Economic growth appears to be slowing, as recent indicators suggest, but the financial markets are keeping a stiff upper lip. Credit markets don’t look particularly anxious, at least not yet, and the same can be said for the stock market, despite its recent wobbles. Additional support for the bright side via markets arrived with yesterday’s update of the Kansas City Fed’s Financial Stress Index (KCFSI).
KCFSI, a monthly index of 11 variables measuring the level of “stress” in the U.S. financial system, fell to -0.52 last month, its lowest level since the Great Recession ended. The index measures a variety of credit spreads and other metrics, such as the correlation of performance between the stock market and Treasury securities. A negative reading for the index indicates that financial stress is below the long-run average. The lower the number, the lower the stress, or so this index advises. By that standard, there was slightly less stress in the financial markets in May vs. April.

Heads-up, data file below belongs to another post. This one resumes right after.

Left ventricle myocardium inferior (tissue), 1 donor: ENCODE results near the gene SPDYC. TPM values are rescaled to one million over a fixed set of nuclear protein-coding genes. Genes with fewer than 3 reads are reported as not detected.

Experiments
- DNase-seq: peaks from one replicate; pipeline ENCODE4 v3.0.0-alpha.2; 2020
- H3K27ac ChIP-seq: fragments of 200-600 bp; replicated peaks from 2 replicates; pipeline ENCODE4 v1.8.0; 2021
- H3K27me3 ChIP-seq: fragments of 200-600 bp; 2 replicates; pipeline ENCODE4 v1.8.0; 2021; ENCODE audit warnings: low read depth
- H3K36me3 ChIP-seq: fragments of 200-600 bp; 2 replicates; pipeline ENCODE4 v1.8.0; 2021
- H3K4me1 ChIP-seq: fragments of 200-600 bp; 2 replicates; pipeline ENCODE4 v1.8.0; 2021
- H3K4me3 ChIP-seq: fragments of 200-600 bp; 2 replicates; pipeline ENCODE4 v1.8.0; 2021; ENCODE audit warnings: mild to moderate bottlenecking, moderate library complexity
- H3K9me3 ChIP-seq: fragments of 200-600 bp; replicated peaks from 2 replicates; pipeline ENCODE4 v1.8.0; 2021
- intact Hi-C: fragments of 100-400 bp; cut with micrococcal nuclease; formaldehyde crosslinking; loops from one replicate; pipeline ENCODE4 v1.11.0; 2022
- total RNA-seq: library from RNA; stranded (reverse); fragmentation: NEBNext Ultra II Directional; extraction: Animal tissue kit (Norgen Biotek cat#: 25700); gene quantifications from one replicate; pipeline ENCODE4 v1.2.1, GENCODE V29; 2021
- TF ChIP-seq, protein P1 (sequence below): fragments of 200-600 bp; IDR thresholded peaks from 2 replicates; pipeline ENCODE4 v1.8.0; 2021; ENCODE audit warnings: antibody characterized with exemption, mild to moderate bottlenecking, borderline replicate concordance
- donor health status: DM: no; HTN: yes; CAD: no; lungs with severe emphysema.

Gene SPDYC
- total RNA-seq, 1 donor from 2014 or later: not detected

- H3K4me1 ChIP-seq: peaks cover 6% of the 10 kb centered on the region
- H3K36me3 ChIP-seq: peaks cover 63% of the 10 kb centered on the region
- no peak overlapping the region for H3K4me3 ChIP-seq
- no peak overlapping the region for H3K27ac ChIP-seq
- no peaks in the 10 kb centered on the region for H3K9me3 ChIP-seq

Reading through economic reports in recent weeks might suggest otherwise. The sharp slowdown in job creation in May, in particular, raises warning flags. But the markets don’t necessarily agree. The question is whether the markets or the economic numbers are dispensing misleading clues about the future?
Sooner or later, one side is going to surrender its position and recognize the wisdom of the opposing view. The next installment on figuring out which side’s likely to cry “uncle” first arrives shortly with this morning’s update of weekly jobless claims in the U.S.